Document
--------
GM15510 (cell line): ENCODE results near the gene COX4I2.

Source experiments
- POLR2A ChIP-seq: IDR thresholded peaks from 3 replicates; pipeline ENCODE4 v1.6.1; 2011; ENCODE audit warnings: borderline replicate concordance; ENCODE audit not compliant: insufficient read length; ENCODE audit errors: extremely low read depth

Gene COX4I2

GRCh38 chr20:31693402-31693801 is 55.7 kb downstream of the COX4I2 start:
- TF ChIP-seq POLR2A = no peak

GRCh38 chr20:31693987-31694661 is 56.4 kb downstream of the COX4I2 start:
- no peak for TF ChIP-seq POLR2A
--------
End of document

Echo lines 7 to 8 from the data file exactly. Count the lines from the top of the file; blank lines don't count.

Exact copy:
GRCh38 chr20:31693987-31694661 is 56.4 kb downstream of the COX4I2 start:
- no peak for TF ChIP-seq POLR2A